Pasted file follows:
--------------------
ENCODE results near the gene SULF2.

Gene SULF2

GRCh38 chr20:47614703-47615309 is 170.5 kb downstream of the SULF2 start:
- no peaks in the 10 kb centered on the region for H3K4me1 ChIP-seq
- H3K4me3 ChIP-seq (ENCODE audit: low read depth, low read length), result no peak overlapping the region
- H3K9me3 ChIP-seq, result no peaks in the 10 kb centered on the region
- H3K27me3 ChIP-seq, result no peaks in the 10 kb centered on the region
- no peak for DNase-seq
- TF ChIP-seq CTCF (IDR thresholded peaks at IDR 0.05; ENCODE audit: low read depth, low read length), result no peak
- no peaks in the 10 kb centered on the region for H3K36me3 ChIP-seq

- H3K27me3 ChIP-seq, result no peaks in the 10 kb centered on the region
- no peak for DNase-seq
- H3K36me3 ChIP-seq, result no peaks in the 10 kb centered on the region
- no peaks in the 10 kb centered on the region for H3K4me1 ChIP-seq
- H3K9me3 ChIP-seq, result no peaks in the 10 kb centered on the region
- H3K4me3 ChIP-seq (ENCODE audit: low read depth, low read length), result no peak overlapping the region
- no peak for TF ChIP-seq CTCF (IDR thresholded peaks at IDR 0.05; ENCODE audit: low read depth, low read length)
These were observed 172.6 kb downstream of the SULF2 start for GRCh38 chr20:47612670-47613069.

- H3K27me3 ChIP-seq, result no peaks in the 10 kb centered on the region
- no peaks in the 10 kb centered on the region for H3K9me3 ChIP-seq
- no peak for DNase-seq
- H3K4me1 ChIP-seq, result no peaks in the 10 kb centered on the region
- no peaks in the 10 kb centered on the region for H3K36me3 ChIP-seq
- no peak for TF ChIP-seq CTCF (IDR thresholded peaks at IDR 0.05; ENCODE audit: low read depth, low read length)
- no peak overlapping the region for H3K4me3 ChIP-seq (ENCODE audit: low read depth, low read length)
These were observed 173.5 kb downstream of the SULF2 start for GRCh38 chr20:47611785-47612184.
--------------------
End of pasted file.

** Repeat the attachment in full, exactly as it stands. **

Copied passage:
ENCODE results near the gene SULF2.

Gene SULF2

GRCh38 chr20:47614703-47615309 is 170.5 kb downstream of the SULF2 start:
- no peaks in the 10 kb centered on the region for H3K4me1 ChIP-seq
- H3K4me3 ChIP-seq (ENCODE audit: low read depth, low read length), result no peak overlapping the region
- H3K9me3 ChIP-seq, result no peaks in the 10 kb centered on the region
- H3K27me3 ChIP-seq, result no peaks in the 10 kb centered on the region
- no peak for DNase-seq
- TF ChIP-seq CTCF (IDR thresholded peaks at IDR 0.05; ENCODE audit: low read depth, low read length), result no peak
- no peaks in the 10 kb centered on the region for H3K36me3 ChIP-seq

- H3K27me3 ChIP-seq, result no peaks in the 10 kb centered on the region
- no peak for DNase-seq
- H3K36me3 ChIP-seq, result no peaks in the 10 kb centered on the region
- no peaks in the 10 kb centered on the region for H3K4me1 ChIP-seq
- H3K9me3 ChIP-seq, result no peaks in the 10 kb centered on the region
- H3K4me3 ChIP-seq (ENCODE audit: low read depth, low read length), result no peak overlapping the region
- no peak for TF ChIP-seq CTCF (IDR thresholded peaks at IDR 0.05; ENCODE audit: low read depth, low read length)
These were observed 172.6 kb downstream of the SULF2 start for GRCh38 chr20:47612670-47613069.

- H3K27me3 ChIP-seq, result no peaks in the 10 kb centered on the region
- no peaks in the 10 kb centered on the region for H3K9me3 ChIP-seq
- no peak for DNase-seq
- H3K4me1 ChIP-seq, result no peaks in the 10 kb centered on the region
- no peaks in the 10 kb centered on the region for H3K36me3 ChIP-seq
- no peak for TF ChIP-seq CTCF (IDR thresholded peaks at IDR 0.05; ENCODE audit: low read depth, low read length)
- no peak overlapping the region for H3K4me3 ChIP-seq (ENCODE audit: low read depth, low read length)
These were observed 173.5 kb downstream of the SULF2 start for GRCh38 chr20:47611785-47612184.